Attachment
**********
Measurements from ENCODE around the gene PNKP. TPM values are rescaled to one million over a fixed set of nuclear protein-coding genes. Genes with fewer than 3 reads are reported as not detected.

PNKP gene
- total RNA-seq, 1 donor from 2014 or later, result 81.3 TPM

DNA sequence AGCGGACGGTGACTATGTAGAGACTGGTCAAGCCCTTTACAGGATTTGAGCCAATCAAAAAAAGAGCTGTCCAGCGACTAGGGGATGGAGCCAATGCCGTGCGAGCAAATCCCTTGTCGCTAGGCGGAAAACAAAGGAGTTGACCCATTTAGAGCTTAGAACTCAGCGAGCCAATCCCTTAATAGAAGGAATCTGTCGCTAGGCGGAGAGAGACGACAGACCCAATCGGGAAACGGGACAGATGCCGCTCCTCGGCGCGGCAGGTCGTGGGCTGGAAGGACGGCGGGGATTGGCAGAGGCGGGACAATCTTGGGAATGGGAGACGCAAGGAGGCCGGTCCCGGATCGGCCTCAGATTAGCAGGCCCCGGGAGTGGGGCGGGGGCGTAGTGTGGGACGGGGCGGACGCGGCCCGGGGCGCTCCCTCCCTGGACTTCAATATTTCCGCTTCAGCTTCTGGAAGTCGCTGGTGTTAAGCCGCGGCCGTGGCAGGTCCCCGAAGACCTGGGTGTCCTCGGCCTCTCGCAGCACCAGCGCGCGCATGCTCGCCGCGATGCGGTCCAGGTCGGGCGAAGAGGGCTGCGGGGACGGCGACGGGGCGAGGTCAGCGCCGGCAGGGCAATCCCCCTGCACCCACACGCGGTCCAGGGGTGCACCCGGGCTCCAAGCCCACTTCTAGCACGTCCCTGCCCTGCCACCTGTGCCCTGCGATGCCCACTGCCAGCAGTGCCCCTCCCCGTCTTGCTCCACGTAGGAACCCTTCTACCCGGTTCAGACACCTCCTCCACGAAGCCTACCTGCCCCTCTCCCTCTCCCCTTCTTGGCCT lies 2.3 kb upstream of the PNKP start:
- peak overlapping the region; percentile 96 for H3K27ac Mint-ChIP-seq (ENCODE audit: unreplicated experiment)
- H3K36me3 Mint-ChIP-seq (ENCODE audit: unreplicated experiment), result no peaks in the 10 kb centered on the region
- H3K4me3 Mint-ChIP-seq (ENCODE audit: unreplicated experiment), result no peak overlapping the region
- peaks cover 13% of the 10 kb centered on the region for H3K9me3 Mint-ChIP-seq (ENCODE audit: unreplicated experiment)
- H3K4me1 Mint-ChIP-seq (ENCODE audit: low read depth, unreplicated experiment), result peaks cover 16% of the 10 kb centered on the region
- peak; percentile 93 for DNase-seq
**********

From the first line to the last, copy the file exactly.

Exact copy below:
Measurements from ENCODE around the gene PNKP. TPM values are rescaled to one million over a fixed set of nuclear protein-coding genes. Genes with fewer than 3 reads are reported as not detected.

PNKP gene
- total RNA-seq, 1 donor from 2014 or later, result 81.3 TPM

DNA sequence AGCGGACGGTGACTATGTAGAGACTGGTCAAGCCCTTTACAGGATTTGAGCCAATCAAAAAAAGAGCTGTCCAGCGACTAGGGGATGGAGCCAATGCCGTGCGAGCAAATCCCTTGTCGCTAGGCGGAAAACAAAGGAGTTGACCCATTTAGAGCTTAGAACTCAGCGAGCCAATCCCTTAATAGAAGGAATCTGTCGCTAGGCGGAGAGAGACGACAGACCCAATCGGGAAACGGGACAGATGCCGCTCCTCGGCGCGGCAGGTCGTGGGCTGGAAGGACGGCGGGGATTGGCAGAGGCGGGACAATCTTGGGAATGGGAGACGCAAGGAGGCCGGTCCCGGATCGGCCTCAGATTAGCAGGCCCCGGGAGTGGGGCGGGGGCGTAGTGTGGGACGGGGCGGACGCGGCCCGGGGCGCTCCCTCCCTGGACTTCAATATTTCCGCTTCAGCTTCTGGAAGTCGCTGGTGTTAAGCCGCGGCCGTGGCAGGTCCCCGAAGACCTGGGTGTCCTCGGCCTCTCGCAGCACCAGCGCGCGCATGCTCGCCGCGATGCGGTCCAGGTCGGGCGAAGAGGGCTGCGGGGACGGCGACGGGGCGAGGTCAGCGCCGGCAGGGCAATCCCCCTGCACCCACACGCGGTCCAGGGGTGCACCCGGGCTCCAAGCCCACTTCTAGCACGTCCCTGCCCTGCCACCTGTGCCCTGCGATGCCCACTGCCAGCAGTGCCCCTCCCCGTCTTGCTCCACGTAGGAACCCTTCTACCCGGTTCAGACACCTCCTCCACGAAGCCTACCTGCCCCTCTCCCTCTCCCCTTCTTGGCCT lies 2.3 kb upstream of the PNKP start:
- peak overlapping the region; percentile 96 for H3K27ac Mint-ChIP-seq (ENCODE audit: unreplicated experiment)
- H3K36me3 Mint-ChIP-seq (ENCODE audit: unreplicated experiment), result no peaks in the 10 kb centered on the region
- H3K4me3 Mint-ChIP-seq (ENCODE audit: unreplicated experiment), result no peak overlapping the region
- peaks cover 13% of the 10 kb centered on the region for H3K9me3 Mint-ChIP-seq (ENCODE audit: unreplicated experiment)
- H3K4me1 Mint-ChIP-seq (ENCODE audit: low read depth, unreplicated experiment), result peaks cover 16% of the 10 kb centered on the region
- peak; percentile 93 for DNase-seq